After a picnic lunch in Bandelier, we make a brief stop at the Bradbury Science Museum to explore the history of the Manhattan Project (another important aspect of New Mexico’s history) and then continue on to Taos. This drive involves a significant gain in altitude, from the desert shrub and grasslands surrounding Albuquerque to aspen and pine as we near Taos. It includes a very scenic stretch of road through the lower Rio Grande gorge and we may see Common Merganser or Common Goldeneye in the river. In Taos, which is the highest elevation we reach on our trip, we could get a real sense of winter coming! Dinner tonight at a local restaurant.
Accommodations in Taos (B,L,D)
Day 5: Abiquiu | Ghost Ranch
This morning, we embark on a journey to the Chama River Valley and the town of Abiquiu. Along the way, we visit the unexcavated Poshuouinge Pueblo ruin, perched high on a hill above the Chama River. This impressive ruin (believed to have had 700 rooms!) is unexcavated, but the outlines of the buildings are clearly visible from the overlooks higher up the trail at the site. It is thought that the site was occupied from about 1375 to 1475 and its inhabitants were the ancestors of the people living in the modern-day Santa Clara and Ohkay Owingeh (formerly San Juan) Pueblos. Depending on time, we also visit the interesting geological formations known as Plaza Blanca, the subject of several of Georgia O’Keeffe’s well-known paintings.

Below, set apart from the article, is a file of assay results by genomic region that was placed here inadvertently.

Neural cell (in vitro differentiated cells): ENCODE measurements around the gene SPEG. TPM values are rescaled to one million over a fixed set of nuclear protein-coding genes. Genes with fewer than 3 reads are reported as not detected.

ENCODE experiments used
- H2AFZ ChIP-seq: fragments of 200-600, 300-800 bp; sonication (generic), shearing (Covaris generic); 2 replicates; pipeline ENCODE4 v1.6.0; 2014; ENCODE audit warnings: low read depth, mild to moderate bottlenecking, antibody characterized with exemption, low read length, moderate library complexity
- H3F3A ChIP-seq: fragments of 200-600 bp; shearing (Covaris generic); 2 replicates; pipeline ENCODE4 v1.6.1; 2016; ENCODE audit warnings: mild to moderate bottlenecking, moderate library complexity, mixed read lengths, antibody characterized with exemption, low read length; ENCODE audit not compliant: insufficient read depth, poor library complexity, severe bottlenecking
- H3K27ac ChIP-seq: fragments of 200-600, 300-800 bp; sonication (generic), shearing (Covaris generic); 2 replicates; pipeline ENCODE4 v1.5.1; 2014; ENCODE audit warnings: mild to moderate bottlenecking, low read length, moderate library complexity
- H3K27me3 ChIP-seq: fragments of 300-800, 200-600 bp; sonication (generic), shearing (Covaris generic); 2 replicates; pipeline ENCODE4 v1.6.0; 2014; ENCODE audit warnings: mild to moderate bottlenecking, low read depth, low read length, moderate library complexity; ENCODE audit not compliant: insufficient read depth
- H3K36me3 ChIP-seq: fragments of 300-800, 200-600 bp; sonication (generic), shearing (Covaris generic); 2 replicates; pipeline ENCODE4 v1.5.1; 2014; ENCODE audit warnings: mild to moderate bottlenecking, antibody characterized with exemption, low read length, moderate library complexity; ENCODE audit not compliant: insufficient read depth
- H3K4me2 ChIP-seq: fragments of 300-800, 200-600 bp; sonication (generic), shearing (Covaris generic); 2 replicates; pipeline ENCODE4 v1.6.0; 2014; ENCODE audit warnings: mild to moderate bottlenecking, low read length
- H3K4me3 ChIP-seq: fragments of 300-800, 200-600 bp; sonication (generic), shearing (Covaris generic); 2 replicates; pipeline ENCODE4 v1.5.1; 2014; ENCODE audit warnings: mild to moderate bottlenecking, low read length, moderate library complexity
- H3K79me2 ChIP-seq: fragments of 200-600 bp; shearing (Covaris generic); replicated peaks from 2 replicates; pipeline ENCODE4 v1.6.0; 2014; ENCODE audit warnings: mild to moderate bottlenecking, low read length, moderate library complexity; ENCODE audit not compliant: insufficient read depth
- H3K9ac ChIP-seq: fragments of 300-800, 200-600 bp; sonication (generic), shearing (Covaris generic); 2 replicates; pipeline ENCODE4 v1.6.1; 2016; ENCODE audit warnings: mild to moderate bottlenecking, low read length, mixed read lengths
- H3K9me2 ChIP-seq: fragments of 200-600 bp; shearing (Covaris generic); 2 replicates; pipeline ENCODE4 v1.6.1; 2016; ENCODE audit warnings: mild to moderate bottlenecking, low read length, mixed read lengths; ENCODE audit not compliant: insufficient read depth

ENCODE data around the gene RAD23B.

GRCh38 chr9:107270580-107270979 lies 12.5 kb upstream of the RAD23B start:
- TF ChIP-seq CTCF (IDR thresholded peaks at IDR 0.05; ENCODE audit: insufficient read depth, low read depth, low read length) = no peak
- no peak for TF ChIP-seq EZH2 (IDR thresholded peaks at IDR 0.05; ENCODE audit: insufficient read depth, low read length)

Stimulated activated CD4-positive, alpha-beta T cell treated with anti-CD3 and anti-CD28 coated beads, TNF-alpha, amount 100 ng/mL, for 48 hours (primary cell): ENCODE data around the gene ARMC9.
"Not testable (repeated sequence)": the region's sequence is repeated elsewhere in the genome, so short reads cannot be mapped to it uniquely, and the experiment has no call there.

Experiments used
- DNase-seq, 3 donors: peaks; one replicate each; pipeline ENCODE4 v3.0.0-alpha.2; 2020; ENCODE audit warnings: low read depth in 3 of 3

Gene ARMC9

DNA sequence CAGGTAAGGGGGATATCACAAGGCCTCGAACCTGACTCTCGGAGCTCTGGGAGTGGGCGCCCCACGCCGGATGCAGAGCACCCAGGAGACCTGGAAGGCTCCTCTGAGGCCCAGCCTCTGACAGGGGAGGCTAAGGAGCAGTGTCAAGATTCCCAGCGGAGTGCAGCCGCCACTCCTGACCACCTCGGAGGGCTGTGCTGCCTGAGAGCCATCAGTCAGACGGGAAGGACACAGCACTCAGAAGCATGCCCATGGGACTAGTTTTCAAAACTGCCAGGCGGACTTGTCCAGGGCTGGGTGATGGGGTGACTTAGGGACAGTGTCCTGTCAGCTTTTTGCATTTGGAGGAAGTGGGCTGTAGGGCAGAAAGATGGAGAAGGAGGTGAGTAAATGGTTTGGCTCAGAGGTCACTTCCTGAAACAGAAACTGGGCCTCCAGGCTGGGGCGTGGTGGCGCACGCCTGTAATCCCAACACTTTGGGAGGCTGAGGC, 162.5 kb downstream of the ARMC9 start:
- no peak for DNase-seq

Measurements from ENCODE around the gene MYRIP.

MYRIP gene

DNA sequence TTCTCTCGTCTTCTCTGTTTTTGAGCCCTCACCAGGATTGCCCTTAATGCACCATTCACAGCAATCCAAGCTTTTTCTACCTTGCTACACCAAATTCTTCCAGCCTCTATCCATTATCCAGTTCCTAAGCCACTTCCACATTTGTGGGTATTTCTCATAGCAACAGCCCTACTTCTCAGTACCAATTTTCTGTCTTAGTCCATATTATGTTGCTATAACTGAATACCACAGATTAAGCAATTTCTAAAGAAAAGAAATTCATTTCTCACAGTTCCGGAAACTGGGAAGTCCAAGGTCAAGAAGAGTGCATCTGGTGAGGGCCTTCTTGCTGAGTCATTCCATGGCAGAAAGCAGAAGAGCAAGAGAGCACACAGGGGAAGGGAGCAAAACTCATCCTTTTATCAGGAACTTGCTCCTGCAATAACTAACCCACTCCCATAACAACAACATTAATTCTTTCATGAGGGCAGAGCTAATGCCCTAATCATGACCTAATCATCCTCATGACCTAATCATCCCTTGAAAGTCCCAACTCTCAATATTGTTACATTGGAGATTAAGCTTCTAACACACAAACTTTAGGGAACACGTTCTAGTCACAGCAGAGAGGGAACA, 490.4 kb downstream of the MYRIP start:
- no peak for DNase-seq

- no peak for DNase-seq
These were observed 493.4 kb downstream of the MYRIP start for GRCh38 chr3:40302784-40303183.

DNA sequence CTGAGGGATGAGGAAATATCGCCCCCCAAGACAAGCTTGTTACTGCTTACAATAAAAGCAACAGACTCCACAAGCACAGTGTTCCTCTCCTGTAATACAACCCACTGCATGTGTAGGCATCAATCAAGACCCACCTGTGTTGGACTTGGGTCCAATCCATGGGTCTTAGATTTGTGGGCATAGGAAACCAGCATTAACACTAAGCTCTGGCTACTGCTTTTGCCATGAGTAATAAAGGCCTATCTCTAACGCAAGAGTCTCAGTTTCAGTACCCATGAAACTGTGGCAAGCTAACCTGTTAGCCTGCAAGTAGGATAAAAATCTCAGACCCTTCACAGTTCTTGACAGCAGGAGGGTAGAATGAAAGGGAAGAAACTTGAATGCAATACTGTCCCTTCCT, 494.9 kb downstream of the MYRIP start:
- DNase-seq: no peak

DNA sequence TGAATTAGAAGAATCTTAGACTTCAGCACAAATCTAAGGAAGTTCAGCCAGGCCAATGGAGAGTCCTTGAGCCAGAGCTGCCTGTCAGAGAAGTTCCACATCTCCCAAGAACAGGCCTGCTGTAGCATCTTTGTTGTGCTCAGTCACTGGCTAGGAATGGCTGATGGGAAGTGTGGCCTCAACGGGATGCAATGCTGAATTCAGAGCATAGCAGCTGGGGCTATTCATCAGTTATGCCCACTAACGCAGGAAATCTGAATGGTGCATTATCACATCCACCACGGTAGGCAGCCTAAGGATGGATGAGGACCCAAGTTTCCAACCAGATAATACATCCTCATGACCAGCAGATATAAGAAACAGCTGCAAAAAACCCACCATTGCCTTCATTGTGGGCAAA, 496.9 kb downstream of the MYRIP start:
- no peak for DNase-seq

After lunch at the comfortable Abiquiu Inn, we proceed to the nearby Ghost Ranch where we tour the landscape that so inspired Georgia O’Keeffe, including some of the specific formations (and even trees!) that she painted. If time permits, there are lovely hikes and museums to explore here, and much to see.
Returning to Taos, we sample another great restaurant in town this evening.
Accommodations in Taos (B,L,D)
Day 6: Explore Taos Culture: Museums, Pueblo, Downtown
We begin the day by heading west of town to the famed Rio Grande Gorge Bridge, perched high over the 800-foot-deep canyon, to admire the scenery, landscapes, and possibly spot Rocky Mountain Bighorn Sheep climbing on the steep walls. The rest of the day is spent exploring the various cultural offerings that Taos has in store for us. We may visit the stunning Taos Pueblo, or “Place of the Red Willows”, framed by the rugged Sangre de Cristo Mountains. Fifteen hundred Pueblo people still inhabit this village; it is a pleasure and a privilege to share time in their ancient home as they prepare for the family celebrations of Christmas and the winter solstice. After a guided tour, we take time to walk through some areas of the pueblo where we can visit with artists who live and work here. Many parts of the pueblo, including the Catholic Church, contain rock and adobe structures that date back a thousand years. Enjoy the mouth-watering smell of bread baking in the hornos (clay ovens), or the fragrance of juniper-log fires warming the artists’ homes.